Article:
Friday, August 05, 2011
New optical technology could improve network capabilities
Optical cabling has really come into prevalence during the past few years, and many telecom providers are currently working to expand their optical networks around the globe. As the technology has become more pervasive in a number of sectors, researchers have been working to develop ways to improve optical cabling moving forward. Recently, experts from Southampton University in the United Kingdom made a major breakthrough that will likely impact the optical cabling industry and many other technology sectors, the Engineer reports.
Researchers that specialize in the field of optoelectronics recently discovered a new method of device manufacturing that uses phase change chalcogenides to improve the physical makeup of optical cabling, semiconductors and other key technologies, according to the news source.
Dan Hewak, professor at Southampton University, told the Engineer the new solution diversifies how phase change materials can be deployed in technological settings.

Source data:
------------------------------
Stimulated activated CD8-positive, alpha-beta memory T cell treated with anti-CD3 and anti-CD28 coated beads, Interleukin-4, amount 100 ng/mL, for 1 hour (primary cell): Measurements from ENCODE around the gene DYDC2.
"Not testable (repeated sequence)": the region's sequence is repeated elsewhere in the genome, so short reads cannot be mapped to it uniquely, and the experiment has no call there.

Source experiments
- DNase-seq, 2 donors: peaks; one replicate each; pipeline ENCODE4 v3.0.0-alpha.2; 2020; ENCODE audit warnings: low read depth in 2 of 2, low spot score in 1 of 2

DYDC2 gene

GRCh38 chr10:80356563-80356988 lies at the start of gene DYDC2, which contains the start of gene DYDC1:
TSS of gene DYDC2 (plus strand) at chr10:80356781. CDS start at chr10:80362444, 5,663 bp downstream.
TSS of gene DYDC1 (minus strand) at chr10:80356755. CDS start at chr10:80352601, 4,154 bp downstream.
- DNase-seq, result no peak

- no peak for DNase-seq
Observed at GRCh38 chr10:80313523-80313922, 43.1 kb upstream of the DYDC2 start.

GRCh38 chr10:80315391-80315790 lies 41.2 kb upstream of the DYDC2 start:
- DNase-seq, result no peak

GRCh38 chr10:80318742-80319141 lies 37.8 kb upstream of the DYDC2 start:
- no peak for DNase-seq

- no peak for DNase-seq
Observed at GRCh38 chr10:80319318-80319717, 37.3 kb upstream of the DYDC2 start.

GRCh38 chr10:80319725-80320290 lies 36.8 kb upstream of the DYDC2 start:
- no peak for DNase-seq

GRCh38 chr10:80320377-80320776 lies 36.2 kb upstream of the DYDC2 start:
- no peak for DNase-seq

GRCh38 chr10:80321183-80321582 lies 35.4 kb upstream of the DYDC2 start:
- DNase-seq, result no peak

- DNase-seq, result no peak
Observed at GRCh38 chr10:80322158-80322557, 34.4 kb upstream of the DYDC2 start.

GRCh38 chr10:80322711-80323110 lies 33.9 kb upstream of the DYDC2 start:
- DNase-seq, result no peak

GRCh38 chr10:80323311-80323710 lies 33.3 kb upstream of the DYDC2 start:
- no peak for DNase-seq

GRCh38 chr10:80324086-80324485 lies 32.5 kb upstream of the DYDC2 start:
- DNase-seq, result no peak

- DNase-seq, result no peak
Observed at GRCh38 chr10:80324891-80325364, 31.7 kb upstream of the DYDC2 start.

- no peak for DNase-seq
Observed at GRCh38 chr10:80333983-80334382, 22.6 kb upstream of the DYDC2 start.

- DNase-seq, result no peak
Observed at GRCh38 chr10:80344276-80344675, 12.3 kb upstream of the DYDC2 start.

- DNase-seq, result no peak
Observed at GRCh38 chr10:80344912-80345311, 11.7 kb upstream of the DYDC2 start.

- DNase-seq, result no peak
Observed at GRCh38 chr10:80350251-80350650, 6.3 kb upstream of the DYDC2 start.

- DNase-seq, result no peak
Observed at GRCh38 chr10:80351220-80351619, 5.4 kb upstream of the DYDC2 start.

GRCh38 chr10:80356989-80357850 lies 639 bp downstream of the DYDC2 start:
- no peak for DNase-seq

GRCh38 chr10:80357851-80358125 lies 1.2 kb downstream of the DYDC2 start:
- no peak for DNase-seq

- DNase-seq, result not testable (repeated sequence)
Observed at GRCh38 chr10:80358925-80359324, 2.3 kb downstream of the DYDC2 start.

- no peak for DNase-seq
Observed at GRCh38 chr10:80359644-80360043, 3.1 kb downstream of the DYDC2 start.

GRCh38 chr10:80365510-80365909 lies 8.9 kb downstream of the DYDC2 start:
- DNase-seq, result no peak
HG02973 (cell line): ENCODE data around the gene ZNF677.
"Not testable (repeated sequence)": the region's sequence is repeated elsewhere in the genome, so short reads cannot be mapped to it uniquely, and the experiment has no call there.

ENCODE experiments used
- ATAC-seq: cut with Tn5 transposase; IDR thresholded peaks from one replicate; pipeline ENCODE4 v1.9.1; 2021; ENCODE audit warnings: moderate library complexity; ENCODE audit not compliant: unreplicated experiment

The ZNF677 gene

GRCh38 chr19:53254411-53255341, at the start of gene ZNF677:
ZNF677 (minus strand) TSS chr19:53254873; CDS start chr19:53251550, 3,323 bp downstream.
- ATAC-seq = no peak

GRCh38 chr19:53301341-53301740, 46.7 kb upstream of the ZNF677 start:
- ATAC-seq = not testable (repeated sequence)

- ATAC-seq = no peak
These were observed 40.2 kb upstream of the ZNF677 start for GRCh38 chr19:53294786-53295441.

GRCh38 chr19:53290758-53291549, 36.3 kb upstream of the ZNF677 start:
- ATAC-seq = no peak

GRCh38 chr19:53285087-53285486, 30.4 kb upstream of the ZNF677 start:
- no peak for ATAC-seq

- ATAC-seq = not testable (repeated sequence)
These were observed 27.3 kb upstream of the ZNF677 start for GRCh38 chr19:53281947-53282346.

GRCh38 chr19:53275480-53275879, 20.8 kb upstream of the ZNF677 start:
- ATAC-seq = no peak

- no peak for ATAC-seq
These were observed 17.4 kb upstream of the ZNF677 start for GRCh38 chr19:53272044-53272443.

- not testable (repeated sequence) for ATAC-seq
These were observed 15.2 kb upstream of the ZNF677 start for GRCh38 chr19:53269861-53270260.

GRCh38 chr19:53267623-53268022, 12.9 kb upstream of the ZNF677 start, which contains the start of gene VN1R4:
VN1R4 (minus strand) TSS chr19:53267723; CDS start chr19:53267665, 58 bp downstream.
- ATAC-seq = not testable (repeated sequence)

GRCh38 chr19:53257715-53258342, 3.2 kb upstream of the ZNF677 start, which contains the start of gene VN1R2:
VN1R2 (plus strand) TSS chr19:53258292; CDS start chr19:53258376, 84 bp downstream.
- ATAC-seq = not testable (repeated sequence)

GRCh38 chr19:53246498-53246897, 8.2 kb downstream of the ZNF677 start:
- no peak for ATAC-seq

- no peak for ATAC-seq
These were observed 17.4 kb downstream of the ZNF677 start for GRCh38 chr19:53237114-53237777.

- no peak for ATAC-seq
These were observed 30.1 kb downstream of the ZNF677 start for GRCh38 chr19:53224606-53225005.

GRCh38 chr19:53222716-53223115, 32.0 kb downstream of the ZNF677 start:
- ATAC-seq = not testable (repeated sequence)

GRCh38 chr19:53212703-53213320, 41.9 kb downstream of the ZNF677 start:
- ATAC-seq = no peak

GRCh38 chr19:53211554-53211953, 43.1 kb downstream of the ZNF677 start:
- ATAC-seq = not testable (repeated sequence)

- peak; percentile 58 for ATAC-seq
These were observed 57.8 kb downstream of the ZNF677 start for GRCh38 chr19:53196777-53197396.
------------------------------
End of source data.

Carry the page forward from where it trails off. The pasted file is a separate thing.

"With chalcogenides we can form the material into fibers, thin films, microspheres, nanophotonics - anything that you can make glass into, but they also have the electronic properties of semiconductors, so it’s almost a marriage of the two worlds," Hewak told the news source.
Using chalcogenides to give optical cables phase change capabilities could dramatically improve optical network performance. Hewak told the Engineer current optical cabling is made primarily from silica glass, which is inactive and simply a transit path for light signals. With chalcogenides forming the glass for optical networks, the cabling itself is active and can be used to improve switching speeds, remove the need for amplifiers and repeaters, reduce network bottlenecks and improve overall performance, Hewak explained.
The research is currently at a relatively early stage where chalcogenide-based optical cables and semiconductors have been made and had their capabilities proven, but the manufacturing processes have not been refined to a point where mainstream companies will be able to take the technology and turn it into products that can be deployed on a large scale. However, the researchers recently received a major grant to work with Cambridge University to begin preparing chalcogenides-based technology for widespread use, the report said.
While optical cabling advances illustrate the technology's rising potential, some telecom carriers are still concerned with costs and waiting for prices to drop before expanding their fiber to the home networks. According to a recent Infonetics Research report, many carriers are moving slowly to upgrade current FTTH networks due to high component costs.